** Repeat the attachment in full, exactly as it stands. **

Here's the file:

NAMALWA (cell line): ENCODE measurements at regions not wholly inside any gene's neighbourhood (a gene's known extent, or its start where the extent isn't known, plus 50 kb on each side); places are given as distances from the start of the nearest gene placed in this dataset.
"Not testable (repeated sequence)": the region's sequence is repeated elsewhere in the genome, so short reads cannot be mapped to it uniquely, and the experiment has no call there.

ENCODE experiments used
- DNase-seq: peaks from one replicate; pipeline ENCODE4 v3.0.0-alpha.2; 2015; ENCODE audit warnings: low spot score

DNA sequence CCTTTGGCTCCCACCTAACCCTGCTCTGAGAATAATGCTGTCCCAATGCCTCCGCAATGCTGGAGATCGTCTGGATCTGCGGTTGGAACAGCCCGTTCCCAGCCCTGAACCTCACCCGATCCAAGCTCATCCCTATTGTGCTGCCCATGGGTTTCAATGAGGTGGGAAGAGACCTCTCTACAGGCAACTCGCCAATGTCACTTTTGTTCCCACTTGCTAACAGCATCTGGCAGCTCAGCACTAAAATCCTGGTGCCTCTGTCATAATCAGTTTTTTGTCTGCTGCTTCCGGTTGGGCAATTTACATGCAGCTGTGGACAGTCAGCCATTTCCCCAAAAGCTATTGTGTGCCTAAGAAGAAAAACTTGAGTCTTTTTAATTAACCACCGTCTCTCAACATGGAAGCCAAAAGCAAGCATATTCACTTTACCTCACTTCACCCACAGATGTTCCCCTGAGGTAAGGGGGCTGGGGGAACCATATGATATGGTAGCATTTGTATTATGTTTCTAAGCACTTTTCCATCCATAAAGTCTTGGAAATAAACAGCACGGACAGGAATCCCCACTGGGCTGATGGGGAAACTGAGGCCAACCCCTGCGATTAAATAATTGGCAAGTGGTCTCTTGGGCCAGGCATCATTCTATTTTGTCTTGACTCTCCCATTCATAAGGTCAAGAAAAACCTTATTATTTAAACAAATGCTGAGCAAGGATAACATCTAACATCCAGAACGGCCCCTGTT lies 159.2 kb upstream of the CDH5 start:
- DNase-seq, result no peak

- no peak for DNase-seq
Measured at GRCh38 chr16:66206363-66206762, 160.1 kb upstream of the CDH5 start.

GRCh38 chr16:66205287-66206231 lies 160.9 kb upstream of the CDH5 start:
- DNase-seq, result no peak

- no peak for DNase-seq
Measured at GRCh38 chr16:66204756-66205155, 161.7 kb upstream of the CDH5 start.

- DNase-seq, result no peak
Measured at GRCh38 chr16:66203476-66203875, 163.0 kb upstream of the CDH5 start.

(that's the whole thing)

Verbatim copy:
NAMALWA (cell line): ENCODE measurements at regions not wholly inside any gene's neighbourhood (a gene's known extent, or its start where the extent isn't known, plus 50 kb on each side); places are given as distances from the start of the nearest gene placed in this dataset.
"Not testable (repeated sequence)": the region's sequence is repeated elsewhere in the genome, so short reads cannot be mapped to it uniquely, and the experiment has no call there.

ENCODE experiments used
- DNase-seq: peaks from one replicate; pipeline ENCODE4 v3.0.0-alpha.2; 2015; ENCODE audit warnings: low spot score

DNA sequence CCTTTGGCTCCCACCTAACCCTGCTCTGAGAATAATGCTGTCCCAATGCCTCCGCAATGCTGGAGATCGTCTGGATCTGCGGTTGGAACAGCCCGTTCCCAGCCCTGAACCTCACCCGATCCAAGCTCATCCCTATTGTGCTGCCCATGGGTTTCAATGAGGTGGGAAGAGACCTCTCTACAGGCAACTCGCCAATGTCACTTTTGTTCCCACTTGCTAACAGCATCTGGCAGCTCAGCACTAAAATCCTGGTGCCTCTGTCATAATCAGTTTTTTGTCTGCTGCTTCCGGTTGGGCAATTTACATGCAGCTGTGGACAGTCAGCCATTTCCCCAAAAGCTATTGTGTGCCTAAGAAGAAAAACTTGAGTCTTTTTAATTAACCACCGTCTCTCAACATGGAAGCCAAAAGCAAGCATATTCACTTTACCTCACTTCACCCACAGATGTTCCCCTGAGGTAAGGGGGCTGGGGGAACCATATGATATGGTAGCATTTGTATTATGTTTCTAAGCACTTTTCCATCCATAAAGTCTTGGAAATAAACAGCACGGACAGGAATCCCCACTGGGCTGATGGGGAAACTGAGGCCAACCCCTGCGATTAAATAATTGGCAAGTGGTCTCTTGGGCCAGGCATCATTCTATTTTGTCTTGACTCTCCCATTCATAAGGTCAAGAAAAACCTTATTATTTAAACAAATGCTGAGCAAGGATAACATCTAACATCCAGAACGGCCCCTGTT lies 159.2 kb upstream of the CDH5 start:
- DNase-seq, result no peak

- no peak for DNase-seq
Measured at GRCh38 chr16:66206363-66206762, 160.1 kb upstream of the CDH5 start.

GRCh38 chr16:66205287-66206231 lies 160.9 kb upstream of the CDH5 start:
- DNase-seq, result no peak

- no peak for DNase-seq
Measured at GRCh38 chr16:66204756-66205155, 161.7 kb upstream of the CDH5 start.

- DNase-seq, result no peak
Measured at GRCh38 chr16:66203476-66203875, 163.0 kb upstream of the CDH5 start.